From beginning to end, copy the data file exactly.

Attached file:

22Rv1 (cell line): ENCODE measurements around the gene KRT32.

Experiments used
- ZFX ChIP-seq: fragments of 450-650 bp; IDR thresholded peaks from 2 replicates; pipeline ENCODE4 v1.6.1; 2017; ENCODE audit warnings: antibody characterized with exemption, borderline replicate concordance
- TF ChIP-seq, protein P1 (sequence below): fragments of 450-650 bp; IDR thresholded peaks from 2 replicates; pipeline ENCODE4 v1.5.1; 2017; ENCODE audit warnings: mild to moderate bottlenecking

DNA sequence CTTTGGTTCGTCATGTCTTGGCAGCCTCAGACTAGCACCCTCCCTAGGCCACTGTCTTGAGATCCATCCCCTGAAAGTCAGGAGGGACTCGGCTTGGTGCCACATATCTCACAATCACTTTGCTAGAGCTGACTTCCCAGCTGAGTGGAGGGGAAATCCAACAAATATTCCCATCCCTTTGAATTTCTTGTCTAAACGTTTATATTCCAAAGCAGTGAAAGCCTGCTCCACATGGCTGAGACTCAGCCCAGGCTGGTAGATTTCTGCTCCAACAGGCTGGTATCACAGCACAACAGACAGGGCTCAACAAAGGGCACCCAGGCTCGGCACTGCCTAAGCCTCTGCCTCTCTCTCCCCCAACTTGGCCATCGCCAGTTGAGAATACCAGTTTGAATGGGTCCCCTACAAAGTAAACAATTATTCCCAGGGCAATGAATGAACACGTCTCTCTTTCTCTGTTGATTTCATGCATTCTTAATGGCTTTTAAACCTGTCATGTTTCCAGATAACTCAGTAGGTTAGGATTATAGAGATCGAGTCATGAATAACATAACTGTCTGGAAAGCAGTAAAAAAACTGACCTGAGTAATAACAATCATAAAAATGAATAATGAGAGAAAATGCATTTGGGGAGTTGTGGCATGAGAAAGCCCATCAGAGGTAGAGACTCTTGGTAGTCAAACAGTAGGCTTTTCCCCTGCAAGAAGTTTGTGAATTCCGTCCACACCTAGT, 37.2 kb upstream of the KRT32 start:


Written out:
22Rv1 (cell line): ENCODE measurements around the gene KRT32.

Experiments used
- ZFX ChIP-seq: fragments of 450-650 bp; IDR thresholded peaks from 2 replicates; pipeline ENCODE4 v1.6.1; 2017; ENCODE audit warnings: antibody characterized with exemption, borderline replicate concordance
- TF ChIP-seq, protein P1 (sequence below): fragments of 450-650 bp; IDR thresholded peaks from 2 replicates; pipeline ENCODE4 v1.5.1; 2017; ENCODE audit warnings: mild to moderate bottlenecking

DNA sequence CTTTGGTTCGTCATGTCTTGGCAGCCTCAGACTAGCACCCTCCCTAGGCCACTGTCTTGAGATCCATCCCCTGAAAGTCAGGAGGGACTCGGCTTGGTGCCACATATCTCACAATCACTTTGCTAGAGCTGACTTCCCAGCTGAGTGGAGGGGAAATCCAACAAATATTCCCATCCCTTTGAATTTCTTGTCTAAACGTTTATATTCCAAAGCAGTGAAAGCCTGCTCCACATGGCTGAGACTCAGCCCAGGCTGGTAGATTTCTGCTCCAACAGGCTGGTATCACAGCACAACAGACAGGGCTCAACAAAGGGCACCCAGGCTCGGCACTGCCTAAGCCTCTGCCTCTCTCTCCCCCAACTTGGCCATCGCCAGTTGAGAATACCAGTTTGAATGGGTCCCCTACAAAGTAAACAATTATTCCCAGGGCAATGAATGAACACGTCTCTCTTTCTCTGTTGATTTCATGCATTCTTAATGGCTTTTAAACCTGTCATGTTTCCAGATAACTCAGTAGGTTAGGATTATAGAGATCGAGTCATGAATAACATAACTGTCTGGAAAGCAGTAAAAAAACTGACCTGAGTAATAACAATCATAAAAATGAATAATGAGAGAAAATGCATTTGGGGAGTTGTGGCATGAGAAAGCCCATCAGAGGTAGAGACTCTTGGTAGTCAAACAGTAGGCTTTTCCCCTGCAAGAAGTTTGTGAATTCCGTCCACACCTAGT, 37.2 kb upstream of the KRT32 start: